Should prisons be for rehabilitation or punishment?

Question by Bananaman: Should prisons be for rehabilitation or punishment?

Best answer:

Answer by aussieguy
punishment for severe crimes and rehabilitation for small crimes

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9 Comments on "Should prisons be for rehabilitation or punishment?"

  1. Mary O
    04/03/2014 at 6:30 pm Permalink

    Both you get rehabilitated when you are in there being punished for the crime you commit

  2. N. Cognito
    04/03/2014 at 6:31 pm Permalink

    Punishment is a step used in the process of rehabilitation. Permanent incarceration and death sentences imply no attempt at rehabilitation. There’s no purpose in punishment unless your goal is to change behavior.

  3. Exceptionally Annoying
    04/03/2014 at 6:49 pm Permalink

    Punishment for severe crimes and rehab for less severe- but with an extreme emphasis on repaying the coummunity through constructive social labours NOT tax-funded cable TV, NOT community college, NOTHING but doing hard labour and hard time (if it suits the crime).

  4. kriskros54
    04/03/2014 at 7:18 pm Permalink

    Depends on the offense committed.
    Punishment should be for murderers or rapists regardless with no acceptions at all…Chuck them in a cell & let them rot!!

    For other offenses like robbery or arson they should recieve an option of rehabilitation but again, it depends on the seriousness of the offense.

    Why should tax payers pay for rehab for a criminal that doesnt deserve anything

  5. goldenrae9
    04/03/2014 at 8:17 pm Permalink

    There was a fantastic article in the NYTimes a few months ago about how rehabilitation in prisons is being seen in a new light. This time it is the religious right that is really looking toward rehabilitation.

  6. K.B.
    04/03/2014 at 9:10 pm Permalink

    this is a difficult question, but i think it is both. most crime is done
    by people who are not as educated as they should be. so sending
    them to prison is a form of telling them that what they did is wrong
    and then teaching them skills so that they would end up in jail again.

  7. Tumbleweed
    04/03/2014 at 9:17 pm Permalink

    Both!
    If someone has poor education and/or job skills and is released without programs to help him/her get a job, then they will be right back robbing and stealing or whatever got them in there in the first place.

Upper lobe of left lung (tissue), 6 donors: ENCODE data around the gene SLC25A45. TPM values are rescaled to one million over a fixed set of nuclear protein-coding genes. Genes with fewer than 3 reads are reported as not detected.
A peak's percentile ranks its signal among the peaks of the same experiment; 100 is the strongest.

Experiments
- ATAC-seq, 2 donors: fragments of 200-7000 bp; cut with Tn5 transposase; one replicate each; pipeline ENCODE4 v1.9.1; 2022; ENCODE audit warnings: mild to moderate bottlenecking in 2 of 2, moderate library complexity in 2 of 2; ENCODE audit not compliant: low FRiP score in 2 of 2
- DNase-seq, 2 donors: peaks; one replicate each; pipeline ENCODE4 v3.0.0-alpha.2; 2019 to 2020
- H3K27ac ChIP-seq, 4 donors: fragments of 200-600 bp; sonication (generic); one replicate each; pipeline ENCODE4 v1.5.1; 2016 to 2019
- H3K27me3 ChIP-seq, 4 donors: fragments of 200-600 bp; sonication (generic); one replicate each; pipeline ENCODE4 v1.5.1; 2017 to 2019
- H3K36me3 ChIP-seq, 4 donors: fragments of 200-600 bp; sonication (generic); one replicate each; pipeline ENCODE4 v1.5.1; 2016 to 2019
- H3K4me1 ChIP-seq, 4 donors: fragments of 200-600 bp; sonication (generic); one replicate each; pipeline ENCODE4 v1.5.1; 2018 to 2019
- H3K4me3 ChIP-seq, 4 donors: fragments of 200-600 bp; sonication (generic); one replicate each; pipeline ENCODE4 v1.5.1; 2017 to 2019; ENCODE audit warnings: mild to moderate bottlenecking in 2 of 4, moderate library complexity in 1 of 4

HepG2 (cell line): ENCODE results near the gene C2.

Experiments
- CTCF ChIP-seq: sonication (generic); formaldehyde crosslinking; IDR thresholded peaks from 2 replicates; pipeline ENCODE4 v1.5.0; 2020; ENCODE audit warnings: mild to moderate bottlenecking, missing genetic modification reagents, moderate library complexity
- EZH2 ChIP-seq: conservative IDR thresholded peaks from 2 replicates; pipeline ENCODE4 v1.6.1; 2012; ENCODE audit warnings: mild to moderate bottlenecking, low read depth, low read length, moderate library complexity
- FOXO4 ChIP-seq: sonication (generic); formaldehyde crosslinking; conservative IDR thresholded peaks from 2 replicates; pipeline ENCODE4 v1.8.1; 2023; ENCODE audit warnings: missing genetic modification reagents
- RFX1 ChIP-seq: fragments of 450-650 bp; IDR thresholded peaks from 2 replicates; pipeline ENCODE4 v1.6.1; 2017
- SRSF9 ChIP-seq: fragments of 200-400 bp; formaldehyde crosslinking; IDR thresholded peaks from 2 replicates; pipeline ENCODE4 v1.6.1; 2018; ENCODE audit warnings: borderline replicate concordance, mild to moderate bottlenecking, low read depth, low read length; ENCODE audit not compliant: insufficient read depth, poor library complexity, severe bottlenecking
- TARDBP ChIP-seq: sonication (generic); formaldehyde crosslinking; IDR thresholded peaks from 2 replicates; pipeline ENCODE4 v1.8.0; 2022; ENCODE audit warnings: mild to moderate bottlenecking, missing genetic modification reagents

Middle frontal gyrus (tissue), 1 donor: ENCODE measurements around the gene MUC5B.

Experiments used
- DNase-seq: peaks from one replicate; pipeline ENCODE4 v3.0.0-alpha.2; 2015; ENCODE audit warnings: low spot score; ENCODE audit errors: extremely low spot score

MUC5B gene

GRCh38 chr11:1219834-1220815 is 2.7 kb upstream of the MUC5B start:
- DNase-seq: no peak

I just went on a prison tour last week at a prison outside of Columbus Ohio.
    The warden said that the recidivism rate drops to near zero with all the educational programs they have for the inmates.

    Now, THATS what I want to hear!

  8. UncleRico
    04/03/2014 at 10:06 pm Permalink

    Prisons should be the places where pieces of sh*t are kept, so that they can only victimize other pieces of sh*t.

  9. Aleksandar
    04/03/2014 at 10:46 pm Permalink

    prisons should be for rehabilitation. I have therefore carefully pondered Lotus Sutra, my own heritage of 3/4 of property of the house from my uncle predicted in the Lotus Sutra, merits of the preacher and condemnation for the breaker of the Law.
    I think it is about the same person. Buddha was so compassionate in the Lotus Sutra to give punishment of 1/4 and reward for 3/4 of the sutra. it means that one person has to suffer for his evil deeds in order to become rewarded for his good deeds.
    In society too many people are good but not so good: they are evil, but not so evil. Therefore, there is chance for such people, as me, to become respected persons when once they will suffer the evil recompense for their bad karma.
    Buddha can make good person out of evil person because he discerned bit of human nature even in criminal person. Therefore, Lotus Sutra can cure the incurable and change the karma and help even the evil people. No other sutra do that and I think that only by applying this sutra the society will become truly human and give second chance to prisoners.

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